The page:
Increasingly people are using subscription sites for music. This is where you pay an annual fee and can select from a collection of music. The license agreements on these sites varies and it is best to check with them to make sure that your subscription covers your use in a 48Hours film.

Music Loops

There are many computer programs out there that use looped musical tracks to allow you to generate new songs or music by mixing together the loops e.g. Garageband. It is important when using looped music that you ensure that all the loops you use are royalty-free (i.e you don't need to pay to use them) and also allows you to use them for commercial means.

Other websites offer various types of 'royalty free' loops. You must be careful when downloading 'royalty free' loops because often the sites have provisos, either stating that the loops are only royalty-free if used for non-profit or personal projects (which isn't suitable for the 48Hours), or at the least, they require some sort of mention in the credits for their use. So you should always read the terms and conditions and abide by them.

Production Music

Production Music is music specifically made for inclusion in film, television or internet production. Production music will often come from a library and there is a charge for using production music. However, it is designed to be easier to get the rights to use than other published music so you won't need to negotiate on a case by case basis for your tracks. There is a pre-arranged rate to use the track (broken into how many lots of 30 seconds you use, and where and what you are using the music for).

Recorded Music and Songs

Prerecorded music and songs, the sort that you hear on the radio or buy online, will not have a flat rate included for its use and you will negotiate with the respective copyright owners over permission to use any part of that song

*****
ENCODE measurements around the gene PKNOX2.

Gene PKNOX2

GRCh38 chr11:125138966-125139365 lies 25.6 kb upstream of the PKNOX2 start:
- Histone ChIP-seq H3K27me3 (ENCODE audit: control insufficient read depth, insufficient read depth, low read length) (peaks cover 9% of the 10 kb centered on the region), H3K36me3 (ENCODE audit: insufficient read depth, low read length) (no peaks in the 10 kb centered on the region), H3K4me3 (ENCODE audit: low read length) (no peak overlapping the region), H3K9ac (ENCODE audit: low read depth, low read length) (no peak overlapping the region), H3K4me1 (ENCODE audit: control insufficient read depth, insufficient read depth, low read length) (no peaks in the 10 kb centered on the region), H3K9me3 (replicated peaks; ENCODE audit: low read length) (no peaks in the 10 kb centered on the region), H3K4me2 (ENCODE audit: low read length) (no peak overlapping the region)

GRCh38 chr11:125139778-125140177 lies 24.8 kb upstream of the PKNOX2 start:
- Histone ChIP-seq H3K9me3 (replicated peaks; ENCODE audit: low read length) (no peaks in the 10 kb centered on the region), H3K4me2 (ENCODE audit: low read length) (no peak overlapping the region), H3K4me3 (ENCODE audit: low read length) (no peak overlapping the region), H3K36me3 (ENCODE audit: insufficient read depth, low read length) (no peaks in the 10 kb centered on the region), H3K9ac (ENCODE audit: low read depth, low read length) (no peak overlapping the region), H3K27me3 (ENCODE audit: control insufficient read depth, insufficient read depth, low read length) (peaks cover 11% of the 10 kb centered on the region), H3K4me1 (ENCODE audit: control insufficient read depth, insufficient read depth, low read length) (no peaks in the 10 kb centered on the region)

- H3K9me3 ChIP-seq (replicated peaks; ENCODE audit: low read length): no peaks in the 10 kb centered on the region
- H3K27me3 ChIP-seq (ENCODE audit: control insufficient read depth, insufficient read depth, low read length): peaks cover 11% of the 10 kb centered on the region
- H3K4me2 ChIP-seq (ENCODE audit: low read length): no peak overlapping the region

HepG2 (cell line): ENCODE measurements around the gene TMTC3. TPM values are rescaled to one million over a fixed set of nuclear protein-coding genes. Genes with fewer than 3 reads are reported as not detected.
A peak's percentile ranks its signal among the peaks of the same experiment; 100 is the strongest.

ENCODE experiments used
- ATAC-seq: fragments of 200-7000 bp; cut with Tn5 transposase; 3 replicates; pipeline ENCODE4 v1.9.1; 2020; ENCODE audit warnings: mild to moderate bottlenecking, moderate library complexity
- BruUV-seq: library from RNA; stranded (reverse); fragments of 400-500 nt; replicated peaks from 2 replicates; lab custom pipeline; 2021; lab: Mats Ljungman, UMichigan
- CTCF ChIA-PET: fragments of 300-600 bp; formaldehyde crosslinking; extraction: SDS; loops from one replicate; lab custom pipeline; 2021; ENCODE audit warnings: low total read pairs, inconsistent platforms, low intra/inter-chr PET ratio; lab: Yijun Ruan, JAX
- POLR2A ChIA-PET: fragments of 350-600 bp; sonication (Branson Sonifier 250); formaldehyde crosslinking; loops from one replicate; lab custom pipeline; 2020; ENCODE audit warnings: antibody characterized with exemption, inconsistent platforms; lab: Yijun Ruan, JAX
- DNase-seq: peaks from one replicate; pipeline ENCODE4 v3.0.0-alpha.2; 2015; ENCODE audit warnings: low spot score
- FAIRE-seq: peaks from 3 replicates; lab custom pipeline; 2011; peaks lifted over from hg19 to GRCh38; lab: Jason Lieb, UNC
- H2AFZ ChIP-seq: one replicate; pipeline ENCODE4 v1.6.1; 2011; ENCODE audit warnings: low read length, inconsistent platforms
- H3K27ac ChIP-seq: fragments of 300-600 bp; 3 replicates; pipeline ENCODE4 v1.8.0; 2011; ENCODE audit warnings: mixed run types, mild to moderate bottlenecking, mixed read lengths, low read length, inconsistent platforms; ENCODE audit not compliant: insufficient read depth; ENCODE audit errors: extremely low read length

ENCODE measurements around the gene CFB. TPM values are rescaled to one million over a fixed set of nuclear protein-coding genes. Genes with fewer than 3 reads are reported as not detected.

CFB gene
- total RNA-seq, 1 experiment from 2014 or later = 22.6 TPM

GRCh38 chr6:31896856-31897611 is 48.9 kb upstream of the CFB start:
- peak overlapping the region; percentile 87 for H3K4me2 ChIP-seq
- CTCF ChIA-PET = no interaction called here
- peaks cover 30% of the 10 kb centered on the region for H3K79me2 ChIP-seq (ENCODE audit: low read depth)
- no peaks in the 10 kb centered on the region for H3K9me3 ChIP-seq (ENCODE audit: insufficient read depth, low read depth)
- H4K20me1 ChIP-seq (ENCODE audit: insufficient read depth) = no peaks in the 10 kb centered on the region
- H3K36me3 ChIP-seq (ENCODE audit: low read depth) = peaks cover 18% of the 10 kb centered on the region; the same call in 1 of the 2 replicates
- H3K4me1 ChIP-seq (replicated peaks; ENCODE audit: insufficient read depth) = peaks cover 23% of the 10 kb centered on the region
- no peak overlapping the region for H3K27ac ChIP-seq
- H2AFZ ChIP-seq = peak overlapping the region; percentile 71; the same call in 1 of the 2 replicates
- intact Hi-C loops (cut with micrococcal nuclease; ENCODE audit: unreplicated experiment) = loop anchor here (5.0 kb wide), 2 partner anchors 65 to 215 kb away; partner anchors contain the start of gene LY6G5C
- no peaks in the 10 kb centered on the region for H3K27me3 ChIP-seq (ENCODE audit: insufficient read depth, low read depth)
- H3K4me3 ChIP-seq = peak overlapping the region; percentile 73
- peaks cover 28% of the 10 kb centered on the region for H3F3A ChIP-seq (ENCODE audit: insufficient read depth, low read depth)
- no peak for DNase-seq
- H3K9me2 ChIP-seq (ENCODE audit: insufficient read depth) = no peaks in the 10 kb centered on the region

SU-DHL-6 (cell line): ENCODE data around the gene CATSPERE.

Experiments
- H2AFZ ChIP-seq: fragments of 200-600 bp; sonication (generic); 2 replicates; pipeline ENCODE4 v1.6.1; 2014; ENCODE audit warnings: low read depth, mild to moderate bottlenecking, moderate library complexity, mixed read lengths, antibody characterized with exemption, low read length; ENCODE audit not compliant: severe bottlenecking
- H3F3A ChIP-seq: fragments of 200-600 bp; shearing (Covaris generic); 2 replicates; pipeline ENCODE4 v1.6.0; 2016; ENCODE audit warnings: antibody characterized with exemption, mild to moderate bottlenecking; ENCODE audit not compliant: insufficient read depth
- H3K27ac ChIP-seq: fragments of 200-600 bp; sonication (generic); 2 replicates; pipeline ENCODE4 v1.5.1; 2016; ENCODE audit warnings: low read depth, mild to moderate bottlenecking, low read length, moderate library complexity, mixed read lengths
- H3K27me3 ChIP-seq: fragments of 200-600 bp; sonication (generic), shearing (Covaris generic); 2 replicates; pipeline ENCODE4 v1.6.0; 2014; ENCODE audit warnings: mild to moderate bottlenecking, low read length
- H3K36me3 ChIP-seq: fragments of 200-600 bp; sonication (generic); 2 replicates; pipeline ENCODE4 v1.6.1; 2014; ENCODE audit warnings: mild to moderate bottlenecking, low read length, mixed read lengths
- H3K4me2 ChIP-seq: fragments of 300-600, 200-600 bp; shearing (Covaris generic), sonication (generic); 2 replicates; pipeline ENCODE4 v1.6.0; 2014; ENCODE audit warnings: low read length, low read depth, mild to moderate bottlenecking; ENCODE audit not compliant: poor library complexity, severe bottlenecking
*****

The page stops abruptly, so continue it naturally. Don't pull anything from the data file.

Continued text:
Published (or commercial) music requires two clearances, one from the songwriters (usually looked after by a music publisher) and the other for the sound recording (through a record label). It is a time consuming and expensive exercise, but your film cannot be screened or broadcast without those permissions.

Recording covers of original songs

Recording a new version of an existing song will not excuse your from copyright obligations to the original songwriter, even if they never performed the song themselves. As such the costs aren't necessarily all that different from using other popular recorded music and songs. You would need permission to re-record the song from the original songwriter/s and it is likely that they have contractual obligations to a publisher or record company. Again, this is generally totally unsuitable for use in a 48Hour film due to the potentially time consuming and expensive nature.

Recording Classical/really old music

Songs which are a couple of hundred years old are generally ok to perform and record - but just because a song is really old doesn't mean you can use any old recording of it. Each individual recording has its own copyright, so you are going to have to record a whole new version of the song - or find a copy of the song that was recorded no later than the early 1900's and is definitely in the Public Domain.